A self-described polymath, Quitmeyer holds undergrad degrees in film and industrial engineering.
In a sense, his Master’s experiments disrupted societal assumptions, often by grossing out or messing with folks on the street.
Another was a stereo-smelling device that mimicked insects’ dual antennas that allow them to smell directionally.
Quitmeyer was simulating nature with cheap robo parts from a remote workbench.
The number of registered sex offenders compared to the number of residents in this city is a lot smaller than the state average.
The Stitchfest hackathon at UPenn didn’t know what was coming when Andrew Quitmeyer and Firaz Peer built an Arduino-powered genital shocker for their DIY hacking contest.
“They’re both about interacting with senses of animals that we usually ignore in most interaction design.
One example, a simulated woodpecker, increasingly freaked out ant colonies as the robopecker pecked at different biologically accurate rhythms.
As he began holding workshops to teach the scientists how to build their own animal-interacting bots, he fell in love with the roaming experimental nature of these scientists’ lives.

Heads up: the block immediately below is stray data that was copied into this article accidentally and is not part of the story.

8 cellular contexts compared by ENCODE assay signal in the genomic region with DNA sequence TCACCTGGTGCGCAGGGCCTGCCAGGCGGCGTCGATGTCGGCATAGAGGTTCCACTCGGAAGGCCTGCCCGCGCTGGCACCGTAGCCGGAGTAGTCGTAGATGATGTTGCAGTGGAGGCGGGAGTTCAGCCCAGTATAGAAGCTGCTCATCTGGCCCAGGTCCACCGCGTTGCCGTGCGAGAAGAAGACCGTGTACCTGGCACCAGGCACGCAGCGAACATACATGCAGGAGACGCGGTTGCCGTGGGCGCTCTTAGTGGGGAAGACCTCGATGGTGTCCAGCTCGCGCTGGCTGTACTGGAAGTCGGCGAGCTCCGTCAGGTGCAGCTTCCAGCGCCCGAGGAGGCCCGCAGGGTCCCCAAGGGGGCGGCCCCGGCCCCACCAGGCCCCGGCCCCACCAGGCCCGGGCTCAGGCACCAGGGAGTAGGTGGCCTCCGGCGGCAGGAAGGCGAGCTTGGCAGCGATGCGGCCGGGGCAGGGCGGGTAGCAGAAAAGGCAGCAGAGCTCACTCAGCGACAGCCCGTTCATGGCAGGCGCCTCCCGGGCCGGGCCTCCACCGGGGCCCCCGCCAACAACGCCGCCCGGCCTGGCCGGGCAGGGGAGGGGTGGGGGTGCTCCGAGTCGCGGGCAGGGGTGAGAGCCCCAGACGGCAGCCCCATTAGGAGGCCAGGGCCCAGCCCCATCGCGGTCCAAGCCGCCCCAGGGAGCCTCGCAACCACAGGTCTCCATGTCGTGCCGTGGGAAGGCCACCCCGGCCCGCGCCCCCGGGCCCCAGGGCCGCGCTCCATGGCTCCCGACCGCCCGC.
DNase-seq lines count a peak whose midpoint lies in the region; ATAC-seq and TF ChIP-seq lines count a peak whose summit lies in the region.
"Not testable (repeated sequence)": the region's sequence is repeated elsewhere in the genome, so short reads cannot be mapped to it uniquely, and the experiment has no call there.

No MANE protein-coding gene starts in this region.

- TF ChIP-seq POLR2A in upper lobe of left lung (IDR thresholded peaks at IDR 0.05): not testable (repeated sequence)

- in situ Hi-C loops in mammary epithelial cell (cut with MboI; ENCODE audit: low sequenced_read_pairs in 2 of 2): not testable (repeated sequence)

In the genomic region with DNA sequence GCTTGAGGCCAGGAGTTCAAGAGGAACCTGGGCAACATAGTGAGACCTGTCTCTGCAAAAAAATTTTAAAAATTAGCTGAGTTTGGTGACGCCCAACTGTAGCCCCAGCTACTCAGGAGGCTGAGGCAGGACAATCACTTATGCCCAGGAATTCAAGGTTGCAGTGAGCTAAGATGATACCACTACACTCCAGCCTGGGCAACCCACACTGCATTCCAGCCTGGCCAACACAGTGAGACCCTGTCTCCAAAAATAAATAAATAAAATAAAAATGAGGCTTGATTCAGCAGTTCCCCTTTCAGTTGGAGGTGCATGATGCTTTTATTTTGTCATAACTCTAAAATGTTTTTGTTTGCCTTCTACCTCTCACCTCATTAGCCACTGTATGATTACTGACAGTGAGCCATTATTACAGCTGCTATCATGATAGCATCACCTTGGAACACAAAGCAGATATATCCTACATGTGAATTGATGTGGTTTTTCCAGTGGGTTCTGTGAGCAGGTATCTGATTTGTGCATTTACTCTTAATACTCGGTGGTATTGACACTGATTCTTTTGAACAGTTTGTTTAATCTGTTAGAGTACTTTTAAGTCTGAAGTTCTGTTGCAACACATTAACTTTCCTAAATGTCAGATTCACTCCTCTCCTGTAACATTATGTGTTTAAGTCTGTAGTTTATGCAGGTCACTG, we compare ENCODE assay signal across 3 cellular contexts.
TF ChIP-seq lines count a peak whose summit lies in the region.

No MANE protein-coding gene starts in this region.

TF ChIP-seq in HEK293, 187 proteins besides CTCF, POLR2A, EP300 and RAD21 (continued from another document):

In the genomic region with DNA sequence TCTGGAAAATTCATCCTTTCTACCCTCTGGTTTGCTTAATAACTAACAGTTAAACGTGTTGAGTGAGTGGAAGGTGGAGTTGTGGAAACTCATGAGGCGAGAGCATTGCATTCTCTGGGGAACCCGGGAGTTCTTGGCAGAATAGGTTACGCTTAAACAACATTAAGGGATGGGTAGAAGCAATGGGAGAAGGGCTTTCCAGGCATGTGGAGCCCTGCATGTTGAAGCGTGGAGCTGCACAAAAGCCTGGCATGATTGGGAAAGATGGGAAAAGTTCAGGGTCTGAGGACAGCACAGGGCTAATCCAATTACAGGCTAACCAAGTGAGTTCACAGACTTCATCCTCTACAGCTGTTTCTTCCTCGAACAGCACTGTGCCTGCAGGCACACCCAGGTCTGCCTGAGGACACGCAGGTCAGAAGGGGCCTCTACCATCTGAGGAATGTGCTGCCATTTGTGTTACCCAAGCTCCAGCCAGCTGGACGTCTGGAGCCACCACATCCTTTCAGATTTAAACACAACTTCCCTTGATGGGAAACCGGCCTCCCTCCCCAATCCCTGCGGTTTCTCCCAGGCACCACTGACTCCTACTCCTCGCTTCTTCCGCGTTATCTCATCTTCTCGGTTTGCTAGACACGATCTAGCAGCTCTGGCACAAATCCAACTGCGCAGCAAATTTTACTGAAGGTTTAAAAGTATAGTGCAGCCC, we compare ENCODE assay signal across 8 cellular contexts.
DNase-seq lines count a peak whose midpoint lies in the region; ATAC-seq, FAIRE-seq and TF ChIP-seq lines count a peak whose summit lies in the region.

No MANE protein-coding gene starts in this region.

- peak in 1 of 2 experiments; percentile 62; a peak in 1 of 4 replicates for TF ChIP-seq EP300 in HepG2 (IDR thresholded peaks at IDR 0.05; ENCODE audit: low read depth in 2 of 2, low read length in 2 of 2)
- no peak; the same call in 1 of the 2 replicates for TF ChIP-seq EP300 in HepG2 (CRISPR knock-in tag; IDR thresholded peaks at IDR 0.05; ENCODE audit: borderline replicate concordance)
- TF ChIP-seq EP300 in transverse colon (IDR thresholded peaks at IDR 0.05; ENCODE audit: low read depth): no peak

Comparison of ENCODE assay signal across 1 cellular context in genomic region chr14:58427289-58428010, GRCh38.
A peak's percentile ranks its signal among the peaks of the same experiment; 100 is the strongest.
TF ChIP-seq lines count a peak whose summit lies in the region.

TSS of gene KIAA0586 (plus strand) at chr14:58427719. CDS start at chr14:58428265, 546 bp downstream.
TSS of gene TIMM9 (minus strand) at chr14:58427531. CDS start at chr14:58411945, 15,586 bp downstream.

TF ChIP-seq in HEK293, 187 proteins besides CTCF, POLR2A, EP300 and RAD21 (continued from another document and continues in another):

He upped to a Ph D in Digital Naturalism at Georgia Tech and started scrounging personal money to fly back to Panama to continue his animal and robotic studies.
This was no stunt: Quitmeyer intends for the DIY sex toy to be one of an open source suite when he opens Comingle next August–what he hopes will be the “Adafruit of sex toys.”The “Electric Eel” prototype uses multiple conductors to zap the wearer’s shaft with low-voltage electricity–which is physically stimulating and definitely won’t burn, Quitmeyer insists, who bravely donned the prototype in front of hackathon judges.
Though none of them would try out the prototype, says Peer, one licked an equivalent electrode-lined sheet of fabric…and found it pleasurably shocking.